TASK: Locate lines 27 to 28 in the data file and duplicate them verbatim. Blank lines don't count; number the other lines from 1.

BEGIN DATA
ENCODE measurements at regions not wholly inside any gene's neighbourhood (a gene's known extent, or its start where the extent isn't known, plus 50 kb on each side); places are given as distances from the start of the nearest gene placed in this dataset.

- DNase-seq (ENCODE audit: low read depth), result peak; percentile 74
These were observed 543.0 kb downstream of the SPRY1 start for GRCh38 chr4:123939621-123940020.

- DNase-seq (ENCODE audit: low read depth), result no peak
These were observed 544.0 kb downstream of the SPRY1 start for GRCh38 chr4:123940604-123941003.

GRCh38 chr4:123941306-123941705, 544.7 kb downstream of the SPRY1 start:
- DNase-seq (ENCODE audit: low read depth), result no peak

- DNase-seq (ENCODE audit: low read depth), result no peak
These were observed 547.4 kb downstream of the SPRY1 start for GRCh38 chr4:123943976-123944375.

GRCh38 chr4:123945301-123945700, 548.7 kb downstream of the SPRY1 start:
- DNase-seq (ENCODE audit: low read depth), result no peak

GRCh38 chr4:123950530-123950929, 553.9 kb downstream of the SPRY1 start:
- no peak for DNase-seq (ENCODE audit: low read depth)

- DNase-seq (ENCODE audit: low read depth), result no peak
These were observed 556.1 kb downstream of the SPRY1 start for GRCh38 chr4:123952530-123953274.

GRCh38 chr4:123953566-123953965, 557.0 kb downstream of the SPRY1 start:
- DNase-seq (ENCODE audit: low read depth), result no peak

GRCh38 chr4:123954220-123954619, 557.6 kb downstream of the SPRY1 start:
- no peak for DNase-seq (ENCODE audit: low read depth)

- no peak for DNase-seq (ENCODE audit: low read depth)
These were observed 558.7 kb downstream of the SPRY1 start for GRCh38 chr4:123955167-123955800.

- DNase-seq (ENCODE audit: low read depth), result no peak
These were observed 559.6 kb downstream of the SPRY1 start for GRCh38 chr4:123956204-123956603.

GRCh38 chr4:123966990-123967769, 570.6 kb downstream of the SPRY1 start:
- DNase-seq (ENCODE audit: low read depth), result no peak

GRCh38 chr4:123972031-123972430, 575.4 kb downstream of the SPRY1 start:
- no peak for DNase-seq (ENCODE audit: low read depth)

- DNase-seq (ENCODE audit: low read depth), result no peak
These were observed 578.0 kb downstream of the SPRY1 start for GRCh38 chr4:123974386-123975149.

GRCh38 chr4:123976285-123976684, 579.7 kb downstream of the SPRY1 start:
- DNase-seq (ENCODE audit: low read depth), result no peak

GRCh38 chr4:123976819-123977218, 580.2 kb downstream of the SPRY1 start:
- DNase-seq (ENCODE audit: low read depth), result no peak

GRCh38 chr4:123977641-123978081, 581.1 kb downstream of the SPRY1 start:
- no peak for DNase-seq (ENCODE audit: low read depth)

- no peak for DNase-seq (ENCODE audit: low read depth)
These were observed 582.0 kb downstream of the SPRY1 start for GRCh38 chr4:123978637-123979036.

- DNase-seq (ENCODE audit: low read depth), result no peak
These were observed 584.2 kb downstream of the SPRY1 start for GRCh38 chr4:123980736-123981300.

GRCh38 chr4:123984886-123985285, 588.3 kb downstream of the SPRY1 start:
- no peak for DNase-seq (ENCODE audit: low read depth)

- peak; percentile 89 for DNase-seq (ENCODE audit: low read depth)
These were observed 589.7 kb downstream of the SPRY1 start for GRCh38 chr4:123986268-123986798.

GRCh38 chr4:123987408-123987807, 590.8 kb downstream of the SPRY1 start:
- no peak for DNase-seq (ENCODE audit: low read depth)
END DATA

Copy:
- no peak for DNase-seq (ENCODE audit: low read depth)

- DNase-seq (ENCODE audit: low read depth), result no peak